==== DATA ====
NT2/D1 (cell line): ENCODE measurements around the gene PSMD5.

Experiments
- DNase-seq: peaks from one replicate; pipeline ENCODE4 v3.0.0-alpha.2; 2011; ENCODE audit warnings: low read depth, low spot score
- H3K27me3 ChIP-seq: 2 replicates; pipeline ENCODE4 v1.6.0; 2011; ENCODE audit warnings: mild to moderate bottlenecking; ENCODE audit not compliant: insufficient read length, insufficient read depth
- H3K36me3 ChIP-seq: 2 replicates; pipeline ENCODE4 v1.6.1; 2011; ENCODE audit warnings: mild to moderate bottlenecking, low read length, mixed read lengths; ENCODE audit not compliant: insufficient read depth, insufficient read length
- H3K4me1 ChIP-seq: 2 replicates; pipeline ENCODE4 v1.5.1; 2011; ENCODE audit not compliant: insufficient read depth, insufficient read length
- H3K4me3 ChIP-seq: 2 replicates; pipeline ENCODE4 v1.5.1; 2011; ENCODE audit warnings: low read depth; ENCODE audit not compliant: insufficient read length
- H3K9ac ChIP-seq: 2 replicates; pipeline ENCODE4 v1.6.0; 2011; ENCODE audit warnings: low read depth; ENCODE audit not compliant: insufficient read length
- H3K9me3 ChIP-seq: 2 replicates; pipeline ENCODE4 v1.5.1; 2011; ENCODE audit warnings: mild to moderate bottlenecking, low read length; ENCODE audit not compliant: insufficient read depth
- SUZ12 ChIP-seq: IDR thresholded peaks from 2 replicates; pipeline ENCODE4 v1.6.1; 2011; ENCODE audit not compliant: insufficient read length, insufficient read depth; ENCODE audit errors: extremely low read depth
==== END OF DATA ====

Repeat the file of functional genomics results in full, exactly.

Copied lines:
NT2/D1 (cell line): ENCODE measurements around the gene PSMD5.

Experiments
- DNase-seq: peaks from one replicate; pipeline ENCODE4 v3.0.0-alpha.2; 2011; ENCODE audit warnings: low read depth, low spot score
- H3K27me3 ChIP-seq: 2 replicates; pipeline ENCODE4 v1.6.0; 2011; ENCODE audit warnings: mild to moderate bottlenecking; ENCODE audit not compliant: insufficient read length, insufficient read depth
- H3K36me3 ChIP-seq: 2 replicates; pipeline ENCODE4 v1.6.1; 2011; ENCODE audit warnings: mild to moderate bottlenecking, low read length, mixed read lengths; ENCODE audit not compliant: insufficient read depth, insufficient read length
- H3K4me1 ChIP-seq: 2 replicates; pipeline ENCODE4 v1.5.1; 2011; ENCODE audit not compliant: insufficient read depth, insufficient read length
- H3K4me3 ChIP-seq: 2 replicates; pipeline ENCODE4 v1.5.1; 2011; ENCODE audit warnings: low read depth; ENCODE audit not compliant: insufficient read length
- H3K9ac ChIP-seq: 2 replicates; pipeline ENCODE4 v1.6.0; 2011; ENCODE audit warnings: low read depth; ENCODE audit not compliant: insufficient read length
- H3K9me3 ChIP-seq: 2 replicates; pipeline ENCODE4 v1.5.1; 2011; ENCODE audit warnings: mild to moderate bottlenecking, low read length; ENCODE audit not compliant: insufficient read depth
- SUZ12 ChIP-seq: IDR thresholded peaks from 2 replicates; pipeline ENCODE4 v1.6.1; 2011; ENCODE audit not compliant: insufficient read length, insufficient read depth; ENCODE audit errors: extremely low read depth